completely captivated me.
I thought of you.
I discovered you tucked away
in the shadows of the trees.
Then, rediscovered you
In the smiles of the flowers
as the sun penetrated their petals
In the rhythm of the leaves
falling in the garden
In the freedom of the birds
as they fly searching as you do.
I'm very happy to have found you,
Now you will never leave me
For I will always find you in the beauty of life.
-- Walter Rinder

The flying boat of Center Island

Center Islander Chris Maas carves a turn aboard his custom-built hydrofoil catamaran.

YOU JUST NEVER KNOW WHAT YOU’LL SEE from a little island nobody’s heard of, in a quiet month when few are around.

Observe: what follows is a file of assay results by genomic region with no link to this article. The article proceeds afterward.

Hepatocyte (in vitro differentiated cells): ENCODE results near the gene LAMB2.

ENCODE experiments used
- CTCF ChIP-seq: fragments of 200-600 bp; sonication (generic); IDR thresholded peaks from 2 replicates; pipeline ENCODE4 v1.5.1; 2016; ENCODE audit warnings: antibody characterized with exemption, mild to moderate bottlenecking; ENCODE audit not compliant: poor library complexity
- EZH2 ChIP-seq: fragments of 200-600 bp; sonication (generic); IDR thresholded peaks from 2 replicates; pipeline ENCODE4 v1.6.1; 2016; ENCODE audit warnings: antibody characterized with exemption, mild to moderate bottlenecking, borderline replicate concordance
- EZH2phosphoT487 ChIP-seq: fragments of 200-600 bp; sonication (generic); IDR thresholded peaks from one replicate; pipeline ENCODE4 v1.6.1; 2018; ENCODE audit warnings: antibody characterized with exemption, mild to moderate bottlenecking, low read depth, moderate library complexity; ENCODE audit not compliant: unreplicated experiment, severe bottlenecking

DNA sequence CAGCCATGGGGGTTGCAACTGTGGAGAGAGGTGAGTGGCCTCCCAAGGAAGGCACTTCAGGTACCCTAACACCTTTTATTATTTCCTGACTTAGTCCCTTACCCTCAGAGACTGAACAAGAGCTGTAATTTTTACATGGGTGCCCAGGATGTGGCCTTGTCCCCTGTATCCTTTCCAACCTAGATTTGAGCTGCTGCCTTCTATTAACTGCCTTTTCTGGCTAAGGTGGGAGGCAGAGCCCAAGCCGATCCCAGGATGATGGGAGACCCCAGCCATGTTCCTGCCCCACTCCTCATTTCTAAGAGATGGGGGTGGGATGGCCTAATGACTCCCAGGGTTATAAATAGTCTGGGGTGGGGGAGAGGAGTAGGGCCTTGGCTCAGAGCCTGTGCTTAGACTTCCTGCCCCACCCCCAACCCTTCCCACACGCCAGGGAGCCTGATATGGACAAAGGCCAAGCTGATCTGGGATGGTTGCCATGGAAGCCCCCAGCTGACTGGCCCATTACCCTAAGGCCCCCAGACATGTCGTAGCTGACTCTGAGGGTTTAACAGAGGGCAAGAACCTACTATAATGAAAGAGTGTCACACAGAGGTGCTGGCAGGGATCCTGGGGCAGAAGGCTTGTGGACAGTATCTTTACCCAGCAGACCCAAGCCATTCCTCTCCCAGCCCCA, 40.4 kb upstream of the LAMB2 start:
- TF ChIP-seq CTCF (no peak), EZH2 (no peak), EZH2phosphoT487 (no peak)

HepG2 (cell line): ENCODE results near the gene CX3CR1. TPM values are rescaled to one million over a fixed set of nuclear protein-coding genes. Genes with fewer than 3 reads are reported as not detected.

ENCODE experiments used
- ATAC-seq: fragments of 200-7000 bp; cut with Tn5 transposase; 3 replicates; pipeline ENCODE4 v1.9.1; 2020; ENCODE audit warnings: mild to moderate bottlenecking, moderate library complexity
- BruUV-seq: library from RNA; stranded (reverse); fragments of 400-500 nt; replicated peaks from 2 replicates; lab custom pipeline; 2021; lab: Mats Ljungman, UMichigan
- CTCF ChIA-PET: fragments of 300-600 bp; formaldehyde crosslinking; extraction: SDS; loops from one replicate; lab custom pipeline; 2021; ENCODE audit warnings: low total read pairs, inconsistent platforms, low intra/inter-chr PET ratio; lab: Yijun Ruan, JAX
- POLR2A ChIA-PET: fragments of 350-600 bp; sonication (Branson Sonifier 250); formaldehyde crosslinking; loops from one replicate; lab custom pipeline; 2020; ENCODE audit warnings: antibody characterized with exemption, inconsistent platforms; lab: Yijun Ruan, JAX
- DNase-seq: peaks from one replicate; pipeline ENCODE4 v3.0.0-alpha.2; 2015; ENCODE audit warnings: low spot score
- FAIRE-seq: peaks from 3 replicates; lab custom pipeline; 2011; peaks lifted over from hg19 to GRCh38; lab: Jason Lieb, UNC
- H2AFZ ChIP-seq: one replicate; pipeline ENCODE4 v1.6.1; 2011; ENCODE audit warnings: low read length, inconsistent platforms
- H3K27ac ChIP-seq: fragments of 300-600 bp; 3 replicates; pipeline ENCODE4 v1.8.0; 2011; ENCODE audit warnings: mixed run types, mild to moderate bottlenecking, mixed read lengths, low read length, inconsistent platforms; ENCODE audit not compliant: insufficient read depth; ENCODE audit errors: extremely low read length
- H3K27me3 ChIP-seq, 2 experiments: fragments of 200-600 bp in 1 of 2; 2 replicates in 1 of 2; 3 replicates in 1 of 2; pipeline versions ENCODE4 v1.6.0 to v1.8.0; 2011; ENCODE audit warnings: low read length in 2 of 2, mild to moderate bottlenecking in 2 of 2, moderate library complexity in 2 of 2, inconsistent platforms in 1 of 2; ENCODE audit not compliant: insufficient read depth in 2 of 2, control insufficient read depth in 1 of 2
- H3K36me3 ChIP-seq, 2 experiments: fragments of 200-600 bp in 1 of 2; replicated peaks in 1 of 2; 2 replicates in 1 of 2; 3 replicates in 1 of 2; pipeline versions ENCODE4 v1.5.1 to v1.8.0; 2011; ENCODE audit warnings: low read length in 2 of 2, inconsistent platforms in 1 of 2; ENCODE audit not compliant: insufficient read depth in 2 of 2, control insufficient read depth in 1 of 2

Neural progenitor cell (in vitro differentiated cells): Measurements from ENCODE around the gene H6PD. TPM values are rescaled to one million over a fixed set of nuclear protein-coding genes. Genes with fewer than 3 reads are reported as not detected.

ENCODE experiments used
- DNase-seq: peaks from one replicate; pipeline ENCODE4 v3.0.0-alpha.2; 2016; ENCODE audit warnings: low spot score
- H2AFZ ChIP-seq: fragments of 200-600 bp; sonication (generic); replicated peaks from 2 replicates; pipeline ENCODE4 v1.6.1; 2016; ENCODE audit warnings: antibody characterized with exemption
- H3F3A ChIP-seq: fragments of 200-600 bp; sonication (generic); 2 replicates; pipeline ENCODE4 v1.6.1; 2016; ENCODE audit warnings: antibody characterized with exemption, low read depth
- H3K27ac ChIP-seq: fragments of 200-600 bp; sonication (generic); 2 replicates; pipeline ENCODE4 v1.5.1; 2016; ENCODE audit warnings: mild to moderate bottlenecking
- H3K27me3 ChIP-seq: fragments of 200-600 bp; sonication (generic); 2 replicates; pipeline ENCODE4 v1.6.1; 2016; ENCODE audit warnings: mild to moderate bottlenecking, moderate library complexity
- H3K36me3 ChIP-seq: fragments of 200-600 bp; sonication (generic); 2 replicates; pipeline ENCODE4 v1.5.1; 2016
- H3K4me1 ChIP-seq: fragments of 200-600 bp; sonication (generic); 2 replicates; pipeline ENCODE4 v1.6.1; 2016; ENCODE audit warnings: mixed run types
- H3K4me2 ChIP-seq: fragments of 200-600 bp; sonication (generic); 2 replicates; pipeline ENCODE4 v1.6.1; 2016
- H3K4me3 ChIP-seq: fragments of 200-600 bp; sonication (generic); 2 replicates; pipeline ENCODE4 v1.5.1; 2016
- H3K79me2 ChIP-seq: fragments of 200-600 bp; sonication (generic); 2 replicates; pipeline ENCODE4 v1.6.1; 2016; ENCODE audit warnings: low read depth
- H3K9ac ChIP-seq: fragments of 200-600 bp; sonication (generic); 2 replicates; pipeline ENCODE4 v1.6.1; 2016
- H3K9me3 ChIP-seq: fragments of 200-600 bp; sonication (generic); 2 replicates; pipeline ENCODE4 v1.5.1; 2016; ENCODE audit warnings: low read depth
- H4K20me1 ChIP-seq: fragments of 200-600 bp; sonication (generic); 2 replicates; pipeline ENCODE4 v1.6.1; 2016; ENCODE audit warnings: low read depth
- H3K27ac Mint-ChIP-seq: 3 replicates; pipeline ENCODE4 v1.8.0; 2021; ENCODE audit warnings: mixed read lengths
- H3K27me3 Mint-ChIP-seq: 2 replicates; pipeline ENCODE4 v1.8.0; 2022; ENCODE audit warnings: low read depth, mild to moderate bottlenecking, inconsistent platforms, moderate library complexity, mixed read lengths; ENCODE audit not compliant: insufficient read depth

I was walking up our dock the other day and looked around and there was Chris Maas flying by on his hydrofoil.

Chris, co-owner with spouse Monique of Center Island’s only farm, is our resident Mr. Science. Or Mr. Greenjeans. Or both. He’s an inventor and a farmer and a sailor who can build or fix just about anything.

But quiet, and unassuming. Which is why I didn’t know he had converted a catamaran sailboat to an electrically powered hydrofoil until, well, I saw him buzzing by. Quietly.

Among other things, Chris was the world champion in canoe sailing, in the “Development Canoes” event (did you know there was a world championship in canoe sailing?), in competition held in Australia in 2008, for which he has a Wikipedia entry. Last year he launched a gorgeous wooden sailboat he built in his workshop. I happened to visit the day he was varnishing the gleaming tiller he’d fabricated out of a stave salvaged from an ancient cistern on his farm.